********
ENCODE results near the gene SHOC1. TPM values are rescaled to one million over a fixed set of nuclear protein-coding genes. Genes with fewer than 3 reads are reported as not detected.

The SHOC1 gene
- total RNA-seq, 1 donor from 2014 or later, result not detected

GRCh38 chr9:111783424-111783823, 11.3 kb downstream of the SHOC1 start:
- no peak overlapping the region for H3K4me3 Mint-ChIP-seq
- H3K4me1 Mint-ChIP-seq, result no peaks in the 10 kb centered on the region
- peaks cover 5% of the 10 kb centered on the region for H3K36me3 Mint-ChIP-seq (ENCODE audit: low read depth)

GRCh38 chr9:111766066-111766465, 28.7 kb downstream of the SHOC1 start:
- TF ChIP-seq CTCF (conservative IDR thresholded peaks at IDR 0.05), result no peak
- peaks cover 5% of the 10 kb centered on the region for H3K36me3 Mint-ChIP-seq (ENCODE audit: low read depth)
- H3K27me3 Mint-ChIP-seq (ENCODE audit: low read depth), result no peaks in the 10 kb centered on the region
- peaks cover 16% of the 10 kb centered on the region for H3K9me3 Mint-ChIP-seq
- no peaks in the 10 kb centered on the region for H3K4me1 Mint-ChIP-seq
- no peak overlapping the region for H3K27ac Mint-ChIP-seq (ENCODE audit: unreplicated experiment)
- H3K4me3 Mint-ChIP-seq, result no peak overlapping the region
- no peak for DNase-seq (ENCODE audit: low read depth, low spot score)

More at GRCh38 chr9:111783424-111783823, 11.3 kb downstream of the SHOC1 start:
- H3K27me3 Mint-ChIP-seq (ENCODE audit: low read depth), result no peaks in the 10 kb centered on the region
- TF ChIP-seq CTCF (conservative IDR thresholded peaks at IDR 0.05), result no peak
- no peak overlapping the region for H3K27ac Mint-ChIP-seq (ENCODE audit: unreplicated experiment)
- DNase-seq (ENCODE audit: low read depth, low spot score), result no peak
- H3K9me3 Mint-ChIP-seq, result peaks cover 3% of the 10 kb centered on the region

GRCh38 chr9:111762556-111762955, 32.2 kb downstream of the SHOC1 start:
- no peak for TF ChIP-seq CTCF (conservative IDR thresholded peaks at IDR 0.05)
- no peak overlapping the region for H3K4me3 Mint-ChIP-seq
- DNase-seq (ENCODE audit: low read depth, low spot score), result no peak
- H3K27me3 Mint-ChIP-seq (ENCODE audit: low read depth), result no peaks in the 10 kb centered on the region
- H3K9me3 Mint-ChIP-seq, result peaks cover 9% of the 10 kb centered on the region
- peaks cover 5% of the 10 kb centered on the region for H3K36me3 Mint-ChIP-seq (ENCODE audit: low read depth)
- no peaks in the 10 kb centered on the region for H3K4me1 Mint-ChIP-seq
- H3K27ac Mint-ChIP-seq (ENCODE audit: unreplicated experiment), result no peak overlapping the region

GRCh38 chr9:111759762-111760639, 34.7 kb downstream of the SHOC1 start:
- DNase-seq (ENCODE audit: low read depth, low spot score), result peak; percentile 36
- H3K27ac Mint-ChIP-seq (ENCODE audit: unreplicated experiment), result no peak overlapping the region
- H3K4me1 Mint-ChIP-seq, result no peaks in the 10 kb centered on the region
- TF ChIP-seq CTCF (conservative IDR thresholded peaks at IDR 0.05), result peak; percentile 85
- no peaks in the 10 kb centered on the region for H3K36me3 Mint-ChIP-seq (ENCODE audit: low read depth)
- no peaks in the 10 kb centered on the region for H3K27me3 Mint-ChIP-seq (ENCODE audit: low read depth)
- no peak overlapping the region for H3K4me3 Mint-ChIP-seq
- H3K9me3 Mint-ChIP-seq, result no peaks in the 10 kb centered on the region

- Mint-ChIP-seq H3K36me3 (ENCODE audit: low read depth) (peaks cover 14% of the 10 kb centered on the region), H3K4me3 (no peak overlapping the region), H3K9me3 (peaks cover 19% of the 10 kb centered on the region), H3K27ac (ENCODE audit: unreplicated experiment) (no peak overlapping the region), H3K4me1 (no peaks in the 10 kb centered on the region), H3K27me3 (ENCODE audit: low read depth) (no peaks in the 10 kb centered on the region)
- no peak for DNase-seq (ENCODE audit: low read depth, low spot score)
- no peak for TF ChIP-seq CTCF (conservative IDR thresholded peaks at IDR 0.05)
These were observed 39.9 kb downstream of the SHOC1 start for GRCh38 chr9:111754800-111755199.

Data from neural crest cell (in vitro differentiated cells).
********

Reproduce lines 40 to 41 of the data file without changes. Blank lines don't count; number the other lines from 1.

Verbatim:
- H3K9me3 Mint-ChIP-seq, result no peaks in the 10 kb centered on the region

- Mint-ChIP-seq H3K36me3 (ENCODE audit: low read depth) (peaks cover 14% of the 10 kb centered on the region), H3K4me3 (no peak overlapping the region), H3K9me3 (peaks cover 19% of the 10 kb centered on the region), H3K27ac (ENCODE audit: unreplicated experiment) (no peak overlapping the region), H3K4me1 (no peaks in the 10 kb centered on the region), H3K27me3 (ENCODE audit: low read depth) (no peaks in the 10 kb centered on the region)